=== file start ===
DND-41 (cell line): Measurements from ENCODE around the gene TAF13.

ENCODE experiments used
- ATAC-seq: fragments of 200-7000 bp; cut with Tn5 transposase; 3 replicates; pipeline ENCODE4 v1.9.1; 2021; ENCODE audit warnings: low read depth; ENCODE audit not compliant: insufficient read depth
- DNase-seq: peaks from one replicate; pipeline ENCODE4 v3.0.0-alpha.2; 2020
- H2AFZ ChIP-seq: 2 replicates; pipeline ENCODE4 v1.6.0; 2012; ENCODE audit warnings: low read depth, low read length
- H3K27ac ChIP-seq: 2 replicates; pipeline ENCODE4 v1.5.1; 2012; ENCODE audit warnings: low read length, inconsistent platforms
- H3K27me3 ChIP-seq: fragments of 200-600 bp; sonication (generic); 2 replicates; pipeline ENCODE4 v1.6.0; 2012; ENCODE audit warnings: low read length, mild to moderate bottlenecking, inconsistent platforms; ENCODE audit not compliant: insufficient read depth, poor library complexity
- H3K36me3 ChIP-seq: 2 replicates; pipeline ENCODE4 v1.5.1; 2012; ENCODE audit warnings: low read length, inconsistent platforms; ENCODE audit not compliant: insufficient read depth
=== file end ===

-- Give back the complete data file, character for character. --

DND-41 (cell line): Measurements from ENCODE around the gene TAF13.

ENCODE experiments used
- ATAC-seq: fragments of 200-7000 bp; cut with Tn5 transposase; 3 replicates; pipeline ENCODE4 v1.9.1; 2021; ENCODE audit warnings: low read depth; ENCODE audit not compliant: insufficient read depth
- DNase-seq: peaks from one replicate; pipeline ENCODE4 v3.0.0-alpha.2; 2020
- H2AFZ ChIP-seq: 2 replicates; pipeline ENCODE4 v1.6.0; 2012; ENCODE audit warnings: low read depth, low read length
- H3K27ac ChIP-seq: 2 replicates; pipeline ENCODE4 v1.5.1; 2012; ENCODE audit warnings: low read length, inconsistent platforms
- H3K27me3 ChIP-seq: fragments of 200-600 bp; sonication (generic); 2 replicates; pipeline ENCODE4 v1.6.0; 2012; ENCODE audit warnings: low read length, mild to moderate bottlenecking, inconsistent platforms; ENCODE audit not compliant: insufficient read depth, poor library complexity
- H3K36me3 ChIP-seq: 2 replicates; pipeline ENCODE4 v1.5.1; 2012; ENCODE audit warnings: low read length, inconsistent platforms; ENCODE audit not compliant: insufficient read depth